Tributes are pouring in after Eldar Ryazanov, an icon of Soviet comedy, died early on Monday of heart failure following a long-term disease.
Words: Alina Kay, Subeditor: Lauren Burgess
Over 300,000 Russians live in London, but you will not find even one, young or old, that has not seen Ryazanov’s masterpiece The Irony of Faith. It is so deeply ingrained into Russian culture and it remains the number one film to watch on New Year’s Eve across former Soviet countries.
The director is known for portraying the life of ordinary citizens in a satirical, honest and gentle way. Just like Hitchcock, his trademark was to appear in a small role in every one of his films. Many of the well-known Russian jokes and figurative expressions were fostered thanks to his tragi-comedies. Despite being criticized in the communist USSR, his films often broke box office records, and were always loved by the ordinary Soviet people, as they often challenged the political regime.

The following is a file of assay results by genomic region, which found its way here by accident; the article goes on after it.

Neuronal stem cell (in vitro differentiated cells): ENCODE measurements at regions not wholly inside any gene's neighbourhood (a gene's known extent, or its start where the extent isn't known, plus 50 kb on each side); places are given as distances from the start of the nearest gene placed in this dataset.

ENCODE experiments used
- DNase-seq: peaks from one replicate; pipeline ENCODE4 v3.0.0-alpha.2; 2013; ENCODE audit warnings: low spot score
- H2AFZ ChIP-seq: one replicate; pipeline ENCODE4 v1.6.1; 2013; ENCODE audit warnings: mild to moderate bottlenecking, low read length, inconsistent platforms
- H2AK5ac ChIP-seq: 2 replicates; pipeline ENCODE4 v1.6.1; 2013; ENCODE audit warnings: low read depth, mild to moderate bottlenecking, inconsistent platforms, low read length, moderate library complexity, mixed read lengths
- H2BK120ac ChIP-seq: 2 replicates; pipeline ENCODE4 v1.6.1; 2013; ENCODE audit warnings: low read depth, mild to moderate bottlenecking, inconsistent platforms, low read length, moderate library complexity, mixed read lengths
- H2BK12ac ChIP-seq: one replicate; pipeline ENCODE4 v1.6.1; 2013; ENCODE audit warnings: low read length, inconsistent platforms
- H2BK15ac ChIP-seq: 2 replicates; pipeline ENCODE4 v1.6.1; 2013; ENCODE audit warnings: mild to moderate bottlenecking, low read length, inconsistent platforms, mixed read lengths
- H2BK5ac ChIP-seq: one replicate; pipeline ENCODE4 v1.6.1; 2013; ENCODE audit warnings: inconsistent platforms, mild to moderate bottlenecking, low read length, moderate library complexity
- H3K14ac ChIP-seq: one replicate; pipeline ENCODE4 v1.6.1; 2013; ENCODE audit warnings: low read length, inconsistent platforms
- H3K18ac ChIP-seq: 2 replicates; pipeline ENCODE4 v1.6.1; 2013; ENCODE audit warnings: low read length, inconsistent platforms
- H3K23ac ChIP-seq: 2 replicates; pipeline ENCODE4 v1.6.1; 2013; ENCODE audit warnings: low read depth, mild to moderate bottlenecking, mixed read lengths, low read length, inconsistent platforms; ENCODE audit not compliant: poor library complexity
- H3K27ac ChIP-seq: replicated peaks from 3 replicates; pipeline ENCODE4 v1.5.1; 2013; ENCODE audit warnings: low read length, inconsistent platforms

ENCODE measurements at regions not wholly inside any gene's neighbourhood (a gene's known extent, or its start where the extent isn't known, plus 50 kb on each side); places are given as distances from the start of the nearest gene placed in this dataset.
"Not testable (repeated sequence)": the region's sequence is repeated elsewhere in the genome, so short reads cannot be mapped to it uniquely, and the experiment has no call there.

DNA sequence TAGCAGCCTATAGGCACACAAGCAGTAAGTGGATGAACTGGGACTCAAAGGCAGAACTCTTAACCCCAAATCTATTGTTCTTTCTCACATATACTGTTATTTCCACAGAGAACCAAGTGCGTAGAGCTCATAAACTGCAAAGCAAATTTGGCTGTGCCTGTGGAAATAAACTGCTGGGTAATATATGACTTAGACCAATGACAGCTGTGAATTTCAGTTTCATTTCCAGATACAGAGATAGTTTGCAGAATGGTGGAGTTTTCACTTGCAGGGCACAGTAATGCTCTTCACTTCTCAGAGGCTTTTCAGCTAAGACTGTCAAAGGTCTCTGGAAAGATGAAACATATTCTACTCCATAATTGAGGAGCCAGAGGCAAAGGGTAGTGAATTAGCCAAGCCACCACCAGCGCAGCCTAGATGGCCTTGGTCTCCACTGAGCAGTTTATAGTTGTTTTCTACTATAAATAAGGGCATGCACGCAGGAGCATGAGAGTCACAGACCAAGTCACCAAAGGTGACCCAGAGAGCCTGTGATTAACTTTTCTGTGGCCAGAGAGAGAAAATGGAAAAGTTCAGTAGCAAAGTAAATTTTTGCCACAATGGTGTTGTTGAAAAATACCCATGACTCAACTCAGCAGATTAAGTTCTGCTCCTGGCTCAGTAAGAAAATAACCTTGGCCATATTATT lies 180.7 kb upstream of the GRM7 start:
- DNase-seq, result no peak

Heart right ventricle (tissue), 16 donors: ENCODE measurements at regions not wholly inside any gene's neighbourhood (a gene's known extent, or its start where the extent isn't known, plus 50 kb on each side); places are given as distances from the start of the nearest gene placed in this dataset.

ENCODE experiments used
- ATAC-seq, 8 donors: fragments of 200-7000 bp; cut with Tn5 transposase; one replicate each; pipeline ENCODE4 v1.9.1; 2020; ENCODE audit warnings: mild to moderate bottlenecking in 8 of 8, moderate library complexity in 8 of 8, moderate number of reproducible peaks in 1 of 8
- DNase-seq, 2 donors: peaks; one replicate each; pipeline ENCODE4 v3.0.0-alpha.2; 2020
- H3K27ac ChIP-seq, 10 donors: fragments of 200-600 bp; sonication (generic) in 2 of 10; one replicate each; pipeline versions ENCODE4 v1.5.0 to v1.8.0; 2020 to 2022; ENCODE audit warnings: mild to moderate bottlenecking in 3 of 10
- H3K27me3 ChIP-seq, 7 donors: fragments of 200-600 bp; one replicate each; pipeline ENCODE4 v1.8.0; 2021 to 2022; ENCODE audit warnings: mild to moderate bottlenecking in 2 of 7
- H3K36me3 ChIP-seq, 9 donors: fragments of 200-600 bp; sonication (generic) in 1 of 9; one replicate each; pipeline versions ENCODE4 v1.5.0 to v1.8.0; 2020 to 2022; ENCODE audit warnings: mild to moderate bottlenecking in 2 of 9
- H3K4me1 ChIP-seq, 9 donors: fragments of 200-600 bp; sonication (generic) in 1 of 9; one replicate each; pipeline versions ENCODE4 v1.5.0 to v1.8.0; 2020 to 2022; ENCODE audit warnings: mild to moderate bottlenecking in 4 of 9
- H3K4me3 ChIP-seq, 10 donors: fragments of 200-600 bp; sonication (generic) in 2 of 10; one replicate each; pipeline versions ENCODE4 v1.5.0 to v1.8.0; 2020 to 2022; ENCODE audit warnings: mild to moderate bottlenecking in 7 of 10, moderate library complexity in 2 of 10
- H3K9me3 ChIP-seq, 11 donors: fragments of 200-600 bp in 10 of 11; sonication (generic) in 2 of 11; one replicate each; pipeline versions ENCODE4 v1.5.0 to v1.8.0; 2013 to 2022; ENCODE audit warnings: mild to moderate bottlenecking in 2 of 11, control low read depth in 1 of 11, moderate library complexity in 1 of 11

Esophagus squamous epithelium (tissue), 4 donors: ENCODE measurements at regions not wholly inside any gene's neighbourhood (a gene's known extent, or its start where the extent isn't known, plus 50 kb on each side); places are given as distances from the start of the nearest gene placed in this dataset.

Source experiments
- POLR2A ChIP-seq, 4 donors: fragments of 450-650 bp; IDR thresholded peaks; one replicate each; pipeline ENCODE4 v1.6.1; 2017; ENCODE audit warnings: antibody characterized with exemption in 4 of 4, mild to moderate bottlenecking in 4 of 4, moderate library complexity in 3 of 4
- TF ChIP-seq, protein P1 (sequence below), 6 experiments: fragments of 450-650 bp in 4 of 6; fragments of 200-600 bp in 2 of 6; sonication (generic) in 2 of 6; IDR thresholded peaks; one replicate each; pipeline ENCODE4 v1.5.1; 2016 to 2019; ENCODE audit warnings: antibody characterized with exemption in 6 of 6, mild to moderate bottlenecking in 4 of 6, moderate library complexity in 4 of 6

Born in Samara in 1927, Ryazanov’s film career lasted for almost six decades, during which he directed close to 30 films. It reached its peak during the 60s and 70s, with pieces like Carnival in Moscow (1965), Office Romance (1977) and Unbelievable Adventures of Italians in Russia (1974). He became one of the People’s Artists of the USSR in 1984 and was awarded the USSR State Prize in 1977.
Ryazanov co-wrote and wrote many of his films, only retiring in 2007 due to health issues.
Earlier today mourners gathered at the Eldar Cinema Club in Moscow to pay tributes to their beloved genius.
President Putin expressed his condolences through the Kremlin website.
Vladimir Putin has expressed his condolences to the family and friends of film director Eldar Ryazanov https://t.co/likvIBsVY1
— President of Russia (@KremlinRussia_E) November 30, 2015
Ryazanov’s films will be watched in the homes of Russians for many generations to come, but in case you haven’t seen any of his films, prepare yourself for a Russian romcom treat!